When there is nuclear instability, particles are emitted from that same nuclei, and this is referred to as radioactivity. How did it begin? Or we may ask how it was discovered?

In 1896, radioactivity was accidentally discovered by Antoine Henri Becquerel. Becquerel was a French physicist who was known to be the first to discover evidences of radioactivity. He was about to test and prove that some phosphorescent chemicals might emit weak X-rays when exposed to sunlight. He experimented by putting phosphorescent crystals of different chemical compounds on top of photographic plates which are wrapped in black paper, and expose it to sunlight so that the chemicals would fluoresce.  He then developed the plates to see if there was any sigh of X-rays that penetrated the black paper. In one of his experiments, he used a compound containing uranium. Unfortunately, during this experiment, the weather seems cloudy, and so he was not able to expose the plate into the sun, and just kept it in a drawer. After how many days, he developed the plate that was kept in the drawer, and to his surprise, it was strongly exposed. He then concluded that the uranium emits radiation that made the plates exposed even if it was not exposed to sunlight. And this led to the discovery of radioactivity.

Few months later, Marie Curie chose the field of radioactivity for her graduate thesis. She investigated the uranium compounds and found out that the amount of radiation depends only on the amount of the uranium content of the compounds and not on the nature or amount of any other elements present in the compound, or on the shape or temperature or on any properties of the compounds. This discovery led to the generalization that the radioactivity of an element is determined by something inside the atom and not affected by any external factors, even if it is combined with any other elements.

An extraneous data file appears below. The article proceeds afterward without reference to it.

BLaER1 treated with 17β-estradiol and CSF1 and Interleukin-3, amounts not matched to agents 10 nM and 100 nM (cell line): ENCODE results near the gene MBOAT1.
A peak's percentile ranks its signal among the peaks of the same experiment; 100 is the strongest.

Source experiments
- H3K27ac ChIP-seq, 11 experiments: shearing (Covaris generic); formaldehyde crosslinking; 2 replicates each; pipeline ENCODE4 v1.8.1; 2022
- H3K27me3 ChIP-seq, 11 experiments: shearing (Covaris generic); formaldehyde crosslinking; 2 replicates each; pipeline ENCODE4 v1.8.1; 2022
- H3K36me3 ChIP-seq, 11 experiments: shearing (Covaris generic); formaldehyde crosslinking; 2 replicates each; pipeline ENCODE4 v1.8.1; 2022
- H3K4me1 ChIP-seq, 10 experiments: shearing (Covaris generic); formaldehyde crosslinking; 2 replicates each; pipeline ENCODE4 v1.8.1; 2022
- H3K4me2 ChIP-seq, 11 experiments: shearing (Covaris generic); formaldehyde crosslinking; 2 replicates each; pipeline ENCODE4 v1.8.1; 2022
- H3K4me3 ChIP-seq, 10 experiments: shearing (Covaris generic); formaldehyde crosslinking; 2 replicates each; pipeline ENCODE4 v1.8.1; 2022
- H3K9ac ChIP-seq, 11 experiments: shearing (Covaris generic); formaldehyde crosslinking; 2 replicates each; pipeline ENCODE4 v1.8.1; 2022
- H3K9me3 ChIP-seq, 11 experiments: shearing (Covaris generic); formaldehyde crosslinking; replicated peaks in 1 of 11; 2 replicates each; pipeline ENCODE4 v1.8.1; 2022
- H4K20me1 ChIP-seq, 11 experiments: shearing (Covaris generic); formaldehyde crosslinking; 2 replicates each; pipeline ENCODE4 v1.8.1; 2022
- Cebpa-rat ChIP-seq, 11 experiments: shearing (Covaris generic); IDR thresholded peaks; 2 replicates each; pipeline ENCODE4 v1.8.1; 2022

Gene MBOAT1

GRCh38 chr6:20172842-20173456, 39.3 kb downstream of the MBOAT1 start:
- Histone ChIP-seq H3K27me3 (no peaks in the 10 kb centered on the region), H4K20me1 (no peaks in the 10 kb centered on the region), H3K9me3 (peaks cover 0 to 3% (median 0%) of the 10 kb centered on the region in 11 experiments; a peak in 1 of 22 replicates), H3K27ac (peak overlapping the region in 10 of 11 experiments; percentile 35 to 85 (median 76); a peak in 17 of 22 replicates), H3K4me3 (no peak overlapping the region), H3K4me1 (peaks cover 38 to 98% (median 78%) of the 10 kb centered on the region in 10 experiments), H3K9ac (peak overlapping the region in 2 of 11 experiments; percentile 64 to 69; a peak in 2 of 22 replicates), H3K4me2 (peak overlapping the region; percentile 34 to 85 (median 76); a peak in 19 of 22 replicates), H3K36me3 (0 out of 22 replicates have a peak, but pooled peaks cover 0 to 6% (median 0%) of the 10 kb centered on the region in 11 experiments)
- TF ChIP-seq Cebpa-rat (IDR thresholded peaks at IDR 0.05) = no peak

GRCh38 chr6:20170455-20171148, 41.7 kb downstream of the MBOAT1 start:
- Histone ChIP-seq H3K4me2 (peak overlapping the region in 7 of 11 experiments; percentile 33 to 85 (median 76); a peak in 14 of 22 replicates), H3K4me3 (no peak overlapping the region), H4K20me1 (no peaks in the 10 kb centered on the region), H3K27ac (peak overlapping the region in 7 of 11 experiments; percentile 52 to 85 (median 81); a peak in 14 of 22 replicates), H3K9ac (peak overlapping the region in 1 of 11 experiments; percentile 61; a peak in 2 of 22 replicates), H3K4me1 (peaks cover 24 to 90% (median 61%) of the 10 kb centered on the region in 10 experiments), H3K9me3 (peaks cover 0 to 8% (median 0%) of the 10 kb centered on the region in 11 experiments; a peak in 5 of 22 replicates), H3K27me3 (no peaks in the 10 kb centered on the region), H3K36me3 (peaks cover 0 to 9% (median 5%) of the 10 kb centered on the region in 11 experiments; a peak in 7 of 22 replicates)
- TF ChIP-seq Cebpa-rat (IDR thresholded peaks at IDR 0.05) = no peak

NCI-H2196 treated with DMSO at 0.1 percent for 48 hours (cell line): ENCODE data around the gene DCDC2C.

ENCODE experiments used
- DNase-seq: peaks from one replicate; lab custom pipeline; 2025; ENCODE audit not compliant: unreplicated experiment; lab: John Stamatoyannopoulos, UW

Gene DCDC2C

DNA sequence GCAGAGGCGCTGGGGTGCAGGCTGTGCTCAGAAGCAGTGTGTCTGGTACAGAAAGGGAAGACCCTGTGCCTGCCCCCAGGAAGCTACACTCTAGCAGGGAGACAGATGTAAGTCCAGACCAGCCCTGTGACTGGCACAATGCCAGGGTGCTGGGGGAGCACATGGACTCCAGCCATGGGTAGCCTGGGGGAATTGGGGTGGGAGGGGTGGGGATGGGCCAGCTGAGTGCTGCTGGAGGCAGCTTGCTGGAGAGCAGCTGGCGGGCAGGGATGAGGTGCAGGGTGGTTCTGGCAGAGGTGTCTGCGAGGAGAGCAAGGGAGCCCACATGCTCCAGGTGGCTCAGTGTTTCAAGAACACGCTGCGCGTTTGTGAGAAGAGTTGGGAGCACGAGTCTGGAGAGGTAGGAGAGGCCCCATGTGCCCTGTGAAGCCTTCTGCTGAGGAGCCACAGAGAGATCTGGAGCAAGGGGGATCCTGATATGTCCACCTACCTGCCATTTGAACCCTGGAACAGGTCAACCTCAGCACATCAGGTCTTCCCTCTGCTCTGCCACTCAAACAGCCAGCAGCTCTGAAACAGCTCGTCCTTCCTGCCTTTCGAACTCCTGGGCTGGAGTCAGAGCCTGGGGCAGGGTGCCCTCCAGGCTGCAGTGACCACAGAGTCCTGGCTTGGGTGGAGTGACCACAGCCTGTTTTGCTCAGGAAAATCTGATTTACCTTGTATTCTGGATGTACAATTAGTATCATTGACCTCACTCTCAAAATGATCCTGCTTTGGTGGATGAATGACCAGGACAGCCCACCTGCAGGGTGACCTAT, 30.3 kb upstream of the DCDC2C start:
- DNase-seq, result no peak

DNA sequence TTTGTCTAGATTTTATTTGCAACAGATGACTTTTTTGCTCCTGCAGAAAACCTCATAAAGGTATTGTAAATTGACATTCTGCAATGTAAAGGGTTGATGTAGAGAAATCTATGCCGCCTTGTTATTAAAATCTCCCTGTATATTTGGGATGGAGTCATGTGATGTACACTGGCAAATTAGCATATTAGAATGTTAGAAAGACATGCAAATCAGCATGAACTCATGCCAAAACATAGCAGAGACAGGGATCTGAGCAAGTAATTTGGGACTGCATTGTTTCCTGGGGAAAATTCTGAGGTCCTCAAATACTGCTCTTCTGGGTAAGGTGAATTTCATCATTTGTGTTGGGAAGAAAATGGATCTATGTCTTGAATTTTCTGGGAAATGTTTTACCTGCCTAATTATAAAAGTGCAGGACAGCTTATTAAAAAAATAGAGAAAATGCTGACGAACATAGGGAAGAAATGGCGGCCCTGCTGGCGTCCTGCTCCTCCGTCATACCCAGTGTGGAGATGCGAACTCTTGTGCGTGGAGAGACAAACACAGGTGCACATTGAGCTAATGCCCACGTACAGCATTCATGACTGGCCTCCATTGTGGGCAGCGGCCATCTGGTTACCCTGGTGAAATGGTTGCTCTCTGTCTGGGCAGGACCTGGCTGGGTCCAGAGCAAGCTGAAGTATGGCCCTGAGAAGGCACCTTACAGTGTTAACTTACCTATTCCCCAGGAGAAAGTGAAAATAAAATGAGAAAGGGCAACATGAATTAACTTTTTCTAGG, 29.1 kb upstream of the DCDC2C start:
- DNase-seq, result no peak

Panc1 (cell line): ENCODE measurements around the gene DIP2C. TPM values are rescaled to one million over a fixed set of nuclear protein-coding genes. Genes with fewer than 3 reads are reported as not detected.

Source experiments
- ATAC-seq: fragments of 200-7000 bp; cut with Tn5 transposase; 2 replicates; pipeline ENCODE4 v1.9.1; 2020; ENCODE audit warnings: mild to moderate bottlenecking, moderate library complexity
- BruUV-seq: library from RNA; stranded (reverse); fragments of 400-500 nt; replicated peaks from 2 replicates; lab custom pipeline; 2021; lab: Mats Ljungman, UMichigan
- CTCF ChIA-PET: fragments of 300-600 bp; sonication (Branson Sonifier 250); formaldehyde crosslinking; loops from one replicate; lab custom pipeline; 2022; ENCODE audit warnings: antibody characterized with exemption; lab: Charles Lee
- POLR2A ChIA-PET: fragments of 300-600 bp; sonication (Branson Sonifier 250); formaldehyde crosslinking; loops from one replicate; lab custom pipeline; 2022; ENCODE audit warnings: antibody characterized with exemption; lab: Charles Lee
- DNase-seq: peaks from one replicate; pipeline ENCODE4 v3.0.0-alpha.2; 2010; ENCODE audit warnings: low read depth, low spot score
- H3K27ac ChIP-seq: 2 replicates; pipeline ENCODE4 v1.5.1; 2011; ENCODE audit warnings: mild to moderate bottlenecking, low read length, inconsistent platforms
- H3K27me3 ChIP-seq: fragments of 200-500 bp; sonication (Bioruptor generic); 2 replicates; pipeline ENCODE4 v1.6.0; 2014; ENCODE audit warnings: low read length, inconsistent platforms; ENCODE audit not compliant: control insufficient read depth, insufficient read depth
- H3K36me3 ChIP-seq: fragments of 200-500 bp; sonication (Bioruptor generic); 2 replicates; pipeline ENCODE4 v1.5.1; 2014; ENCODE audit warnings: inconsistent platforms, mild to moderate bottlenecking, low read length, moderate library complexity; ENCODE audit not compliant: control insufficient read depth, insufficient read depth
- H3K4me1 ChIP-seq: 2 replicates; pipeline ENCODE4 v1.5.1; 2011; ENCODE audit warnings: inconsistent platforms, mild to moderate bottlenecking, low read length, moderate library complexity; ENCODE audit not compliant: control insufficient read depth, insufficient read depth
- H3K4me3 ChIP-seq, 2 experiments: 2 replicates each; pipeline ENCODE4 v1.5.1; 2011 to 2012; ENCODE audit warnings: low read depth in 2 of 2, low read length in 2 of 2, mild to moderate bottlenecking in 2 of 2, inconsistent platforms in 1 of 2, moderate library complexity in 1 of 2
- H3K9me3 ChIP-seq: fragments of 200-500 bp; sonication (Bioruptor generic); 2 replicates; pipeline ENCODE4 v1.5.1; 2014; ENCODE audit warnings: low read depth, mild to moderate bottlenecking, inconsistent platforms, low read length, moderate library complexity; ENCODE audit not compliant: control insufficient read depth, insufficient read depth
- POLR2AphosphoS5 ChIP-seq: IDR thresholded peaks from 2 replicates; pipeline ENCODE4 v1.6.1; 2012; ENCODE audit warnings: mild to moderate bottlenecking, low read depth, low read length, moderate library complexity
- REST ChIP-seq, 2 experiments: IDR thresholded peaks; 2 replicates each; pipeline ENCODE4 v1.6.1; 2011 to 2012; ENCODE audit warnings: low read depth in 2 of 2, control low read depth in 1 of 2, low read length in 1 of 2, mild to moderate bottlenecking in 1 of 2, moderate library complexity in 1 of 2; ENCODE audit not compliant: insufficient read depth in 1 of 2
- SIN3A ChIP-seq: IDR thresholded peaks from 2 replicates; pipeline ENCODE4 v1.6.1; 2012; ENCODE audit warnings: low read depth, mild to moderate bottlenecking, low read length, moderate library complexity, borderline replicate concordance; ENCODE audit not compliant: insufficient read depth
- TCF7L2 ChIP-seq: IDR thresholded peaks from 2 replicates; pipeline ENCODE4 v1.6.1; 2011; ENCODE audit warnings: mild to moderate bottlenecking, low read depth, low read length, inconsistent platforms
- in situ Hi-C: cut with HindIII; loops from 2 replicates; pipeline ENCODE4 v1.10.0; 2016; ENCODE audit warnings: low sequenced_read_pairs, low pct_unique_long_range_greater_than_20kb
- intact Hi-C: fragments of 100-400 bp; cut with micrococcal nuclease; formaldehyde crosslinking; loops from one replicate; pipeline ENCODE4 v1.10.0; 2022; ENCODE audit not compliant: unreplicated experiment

Further in her investigation, she examined the ores to which uranium is obtained, these ores were pitchblende and chalcolite. In her experiment, she found out that the ores were more radioactive than the pure uranium and this made her suspect that the ores might contain any other radioactive elements.

After undergoing several processes, her experiment on pitchblende made her discover a new radioactive element which was found to be 300 times more radioactive than uranium. She named the element, Polonium, after her birthplace, Poland. She also found out that the residue left from her experiment was also highly radioactive.

After six months of working, Marie, together with her husband, Pierre Curie discovered another radioactive element, still found in pitchblende. They named it radium, and is found to be 900 times as radioactive as uranium. They announced this discovery in December 1898.

For their investigation on radioactivity, Becquerel, Marie and Pierre were jointly awarded a Nobel prize in physics in 1903. For her discovery of polonium and radium, Marie was also awarded another Nobel prize in 1911. She was then the first woman to win a Nobel prize and the only person ever to win two Nobel prizes for science.

Later on, radium is found to be an effective treatment of cancer, for its ability to kill cancer cells.

Both Becquerel and the Curies also observed that some radioactive radiation could be deflected by a magnetic field, and that emitted radiation were deflected in the same way as the cathode rays. Radiation which are emitted in the same direction as the magnetic field were negative and those which are deflected in the opposite direction were positive.

Pierre Villard also discovered a third and more penetrating radiation that was not affected by magnetic or electric field.

In 1889, Ernest Rutherford studied radioactivity. He named the three types of radioactive emission as: alpha (\alpha) particles, beta (\Beta) particles, and gamma (\gamma) rays. He was able to discover some properties of these emissions by putting a small amount of radium in a small lead box with an opening at the top. Some of these properties are as follows:

Alpha Particles

  • Positive particles (actually, nuclei of helium atom)
  • Ejected at a high speed, but have a range of only a few centimeters in air.
  • Stopped by an ordinary sheet of thin aluminum foil.


Beta Particles

  • Stream of high-energy electrons.
  • Ejected at various speeds, sometimes approaching the speed of light.
  • Some can penetrate several millimeters of aluminum.


Gamma Rays


These three radioactive emissions including X-rays are also called ionizing radiation for the reason that they tend to ionize nearby atoms and molecules.